Who’s Interests Weigh More in Today’s Democracy.
Americanisation and global corporatisation of politics, building non-entities into power-political structures to take influence, does not stop anywhere. In times of the global debt holocaust, one would have to add the propaganda campaigns of the corporate mainstream media to manipulate public opinion. A hostile economy with its hidden agendas plays its role.
The above-mentioned hidden agendas and deceptions based on their own interests do not only influence the day-to-day running of Namibia and every member of SADC. They determine the direction of the country and the region.
It is noted that the victims of orchestrated hidden agendas and lies will defend those hidden agendas and lies with their lives. This is how successful propaganda has proven to be.
The so-called “North African and Mid-Eastern style Arab Spring” with subsequent illegal “regime changes” are cases in point.
The director of ‘Human Rights Watch Emergencies’, Peter Bouckaert, told South Africa’s daily newspaper, ‘Business Day’ in Johannesburg, when he spoke about the Libyan “rebels”: “The protesters are nice, sincere people who want a better future for Libya.”
In return, a commentator in the pan-African news magazine, ‘NewAfrican’ of May 2011 feared, when he responded, “Are we to accept that armed confrontations with legitimate governments now form part of people’s human rights?”
It is important to have a national debate about democracy and daily influences on bread-and-butter issues, name changes and monuments that reflect their history. That would be honourable and decent. But, it is evil to limit and direct such debate in order to influence public opinion in favour of elitist political power peddling, particularly when it aims at socially and politically restructuring a ruling party to gain influence.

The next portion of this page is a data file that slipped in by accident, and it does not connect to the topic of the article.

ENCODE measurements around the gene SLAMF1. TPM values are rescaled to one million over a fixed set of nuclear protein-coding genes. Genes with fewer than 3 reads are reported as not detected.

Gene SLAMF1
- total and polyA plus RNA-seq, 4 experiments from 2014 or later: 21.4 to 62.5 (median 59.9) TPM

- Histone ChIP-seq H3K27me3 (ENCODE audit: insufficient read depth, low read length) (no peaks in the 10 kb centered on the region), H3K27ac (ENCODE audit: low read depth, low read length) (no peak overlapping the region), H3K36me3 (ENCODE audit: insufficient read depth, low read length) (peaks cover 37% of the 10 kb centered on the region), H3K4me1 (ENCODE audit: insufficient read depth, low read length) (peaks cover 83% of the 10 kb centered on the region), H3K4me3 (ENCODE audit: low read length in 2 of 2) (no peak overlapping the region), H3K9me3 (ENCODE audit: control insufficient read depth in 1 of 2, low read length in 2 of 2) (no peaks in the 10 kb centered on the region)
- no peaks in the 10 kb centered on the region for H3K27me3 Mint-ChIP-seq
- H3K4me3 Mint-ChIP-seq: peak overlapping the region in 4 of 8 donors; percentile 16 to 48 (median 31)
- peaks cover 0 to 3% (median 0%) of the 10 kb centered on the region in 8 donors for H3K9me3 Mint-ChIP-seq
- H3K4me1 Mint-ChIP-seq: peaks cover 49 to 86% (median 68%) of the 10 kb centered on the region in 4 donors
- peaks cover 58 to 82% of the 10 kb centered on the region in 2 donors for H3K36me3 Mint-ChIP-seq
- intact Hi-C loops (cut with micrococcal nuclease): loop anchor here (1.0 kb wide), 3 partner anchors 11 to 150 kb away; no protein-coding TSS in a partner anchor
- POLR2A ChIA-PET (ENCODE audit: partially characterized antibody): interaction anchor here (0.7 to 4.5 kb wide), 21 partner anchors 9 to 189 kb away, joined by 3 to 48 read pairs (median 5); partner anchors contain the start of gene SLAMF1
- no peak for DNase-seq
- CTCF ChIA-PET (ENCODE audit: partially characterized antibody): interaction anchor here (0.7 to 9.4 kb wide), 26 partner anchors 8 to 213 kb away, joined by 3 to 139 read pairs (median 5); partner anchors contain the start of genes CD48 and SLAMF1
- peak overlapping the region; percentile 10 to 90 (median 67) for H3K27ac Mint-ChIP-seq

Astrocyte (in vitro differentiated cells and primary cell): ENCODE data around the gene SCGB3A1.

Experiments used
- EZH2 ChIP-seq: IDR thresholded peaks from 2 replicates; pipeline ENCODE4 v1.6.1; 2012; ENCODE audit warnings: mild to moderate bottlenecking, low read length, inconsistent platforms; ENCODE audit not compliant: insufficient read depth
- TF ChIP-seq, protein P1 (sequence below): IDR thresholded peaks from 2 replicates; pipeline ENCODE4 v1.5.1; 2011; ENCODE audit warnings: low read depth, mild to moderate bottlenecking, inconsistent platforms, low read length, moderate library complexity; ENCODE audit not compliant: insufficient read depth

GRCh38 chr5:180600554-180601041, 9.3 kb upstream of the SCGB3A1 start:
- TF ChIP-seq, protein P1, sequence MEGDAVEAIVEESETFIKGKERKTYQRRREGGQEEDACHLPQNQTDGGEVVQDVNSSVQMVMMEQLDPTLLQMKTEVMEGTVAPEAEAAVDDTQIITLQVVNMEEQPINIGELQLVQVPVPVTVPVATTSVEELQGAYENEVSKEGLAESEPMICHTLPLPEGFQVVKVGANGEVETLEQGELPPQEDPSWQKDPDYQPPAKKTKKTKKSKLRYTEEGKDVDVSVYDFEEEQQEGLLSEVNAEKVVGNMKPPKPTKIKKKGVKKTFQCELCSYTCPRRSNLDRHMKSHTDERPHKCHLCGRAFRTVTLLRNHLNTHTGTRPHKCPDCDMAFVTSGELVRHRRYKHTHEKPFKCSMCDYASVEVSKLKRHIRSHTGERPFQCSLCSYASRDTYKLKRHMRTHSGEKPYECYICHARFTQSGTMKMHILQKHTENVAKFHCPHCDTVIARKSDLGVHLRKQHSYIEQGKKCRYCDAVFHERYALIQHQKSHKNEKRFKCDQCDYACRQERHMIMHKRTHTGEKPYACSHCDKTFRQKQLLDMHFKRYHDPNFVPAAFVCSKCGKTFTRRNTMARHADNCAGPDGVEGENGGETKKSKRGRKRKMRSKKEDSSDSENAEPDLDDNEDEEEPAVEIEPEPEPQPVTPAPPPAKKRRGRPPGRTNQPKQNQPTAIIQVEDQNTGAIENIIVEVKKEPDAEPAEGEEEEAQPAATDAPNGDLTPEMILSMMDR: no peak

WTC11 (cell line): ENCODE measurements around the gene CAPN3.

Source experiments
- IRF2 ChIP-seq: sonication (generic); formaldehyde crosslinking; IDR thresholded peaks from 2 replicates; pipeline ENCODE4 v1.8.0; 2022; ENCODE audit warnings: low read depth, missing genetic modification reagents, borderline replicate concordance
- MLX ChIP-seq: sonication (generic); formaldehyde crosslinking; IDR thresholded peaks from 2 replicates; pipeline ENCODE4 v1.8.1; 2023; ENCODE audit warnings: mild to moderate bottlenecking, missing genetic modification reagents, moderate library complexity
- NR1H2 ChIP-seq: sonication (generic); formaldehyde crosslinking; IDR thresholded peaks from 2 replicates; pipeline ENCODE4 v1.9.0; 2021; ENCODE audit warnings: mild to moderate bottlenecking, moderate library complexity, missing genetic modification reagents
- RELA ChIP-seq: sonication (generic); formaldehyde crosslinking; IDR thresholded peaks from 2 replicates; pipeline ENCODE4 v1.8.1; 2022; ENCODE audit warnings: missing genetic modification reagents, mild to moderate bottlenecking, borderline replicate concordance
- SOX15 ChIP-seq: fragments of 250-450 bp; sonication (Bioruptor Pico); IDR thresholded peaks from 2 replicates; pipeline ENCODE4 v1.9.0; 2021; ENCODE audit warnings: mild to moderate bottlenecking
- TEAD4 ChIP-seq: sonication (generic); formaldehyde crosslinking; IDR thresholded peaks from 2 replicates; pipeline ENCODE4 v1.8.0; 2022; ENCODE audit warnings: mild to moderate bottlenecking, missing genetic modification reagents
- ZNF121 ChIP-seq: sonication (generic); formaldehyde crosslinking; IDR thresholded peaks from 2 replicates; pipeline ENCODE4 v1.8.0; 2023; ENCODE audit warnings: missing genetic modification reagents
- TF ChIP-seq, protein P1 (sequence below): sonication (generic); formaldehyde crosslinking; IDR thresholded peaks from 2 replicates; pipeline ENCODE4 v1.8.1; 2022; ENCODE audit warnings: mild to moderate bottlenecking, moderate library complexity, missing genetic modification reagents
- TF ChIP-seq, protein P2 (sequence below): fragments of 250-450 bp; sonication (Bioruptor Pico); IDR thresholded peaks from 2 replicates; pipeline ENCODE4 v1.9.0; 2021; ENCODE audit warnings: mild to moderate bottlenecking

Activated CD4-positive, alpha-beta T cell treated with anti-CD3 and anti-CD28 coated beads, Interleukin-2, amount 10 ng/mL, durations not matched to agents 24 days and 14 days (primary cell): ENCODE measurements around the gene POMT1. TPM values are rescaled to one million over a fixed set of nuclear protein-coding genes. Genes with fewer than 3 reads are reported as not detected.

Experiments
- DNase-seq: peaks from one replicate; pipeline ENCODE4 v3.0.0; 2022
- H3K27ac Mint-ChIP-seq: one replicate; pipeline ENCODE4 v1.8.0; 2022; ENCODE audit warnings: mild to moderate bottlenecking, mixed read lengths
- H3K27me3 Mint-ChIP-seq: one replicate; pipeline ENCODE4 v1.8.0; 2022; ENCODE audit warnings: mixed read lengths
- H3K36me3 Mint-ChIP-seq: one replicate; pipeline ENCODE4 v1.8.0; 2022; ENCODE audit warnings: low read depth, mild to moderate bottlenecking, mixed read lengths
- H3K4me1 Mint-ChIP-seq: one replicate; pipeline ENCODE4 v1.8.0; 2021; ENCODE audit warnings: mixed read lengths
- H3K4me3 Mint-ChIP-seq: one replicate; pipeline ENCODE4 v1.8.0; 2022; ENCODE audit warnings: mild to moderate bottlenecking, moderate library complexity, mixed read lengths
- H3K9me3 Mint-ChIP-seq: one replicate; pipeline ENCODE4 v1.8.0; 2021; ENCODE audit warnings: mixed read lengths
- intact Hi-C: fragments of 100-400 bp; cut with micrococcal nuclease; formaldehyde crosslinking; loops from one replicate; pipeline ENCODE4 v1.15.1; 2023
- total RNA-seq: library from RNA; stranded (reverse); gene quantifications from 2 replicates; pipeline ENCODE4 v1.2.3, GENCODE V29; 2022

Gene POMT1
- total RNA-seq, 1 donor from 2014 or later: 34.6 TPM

It would get worse, if the corporate mainstream media would collude to play one leader off against another, in that way contributing to unsettle the ruling party, deliberately destroying the historical and political home of the majority.
That would be dangerous, since it would eventually lead to national unrests, even higher corruption levels, undermining the infrastructure.
In the end the whole country would suffer. It should be left to the voters to bring about changes. And it should not be the privilege of select, well-resourced local and foreign lobbyists, whose chequebooks weigh more than the national vote.
By no means do lobbyists have Namibia’s interests at heart when they deploy their agents into strategic positions in the State, the parastatal organisations, the various commercial chambers, civil society and the private sector, including the media.
It would be their aim to factionalise the ruling party, whether in Namibia, or in South Africa or in Zimbabwe. Obviously, the removal of the old colonial remnant, the ‘Reiterdenkmal’ would be an emotive tug-of-war between the former colonisers and the new powers in the government buildings.
This is understood, as the German colonial occupation has a bloody history, literally wiping out whole small nations in their former colony, Namibia.
To this day, the international Jewish community remains adamant in its daily efforts to keep the horror of the holocaust of the 1930s until the mid-1940s alive in the German mind. Namibia is an independent, sovereign and democratic African state with an elected, democratic ruling party. SWAPO is in power. Its citizens live a free life within the boundaries of all the structures and laws that have come with a democratic independence. This should be respected.
• Udo Froese is an independent political and socio-economic analyst and columnist, based in Johannesburg, South Africa.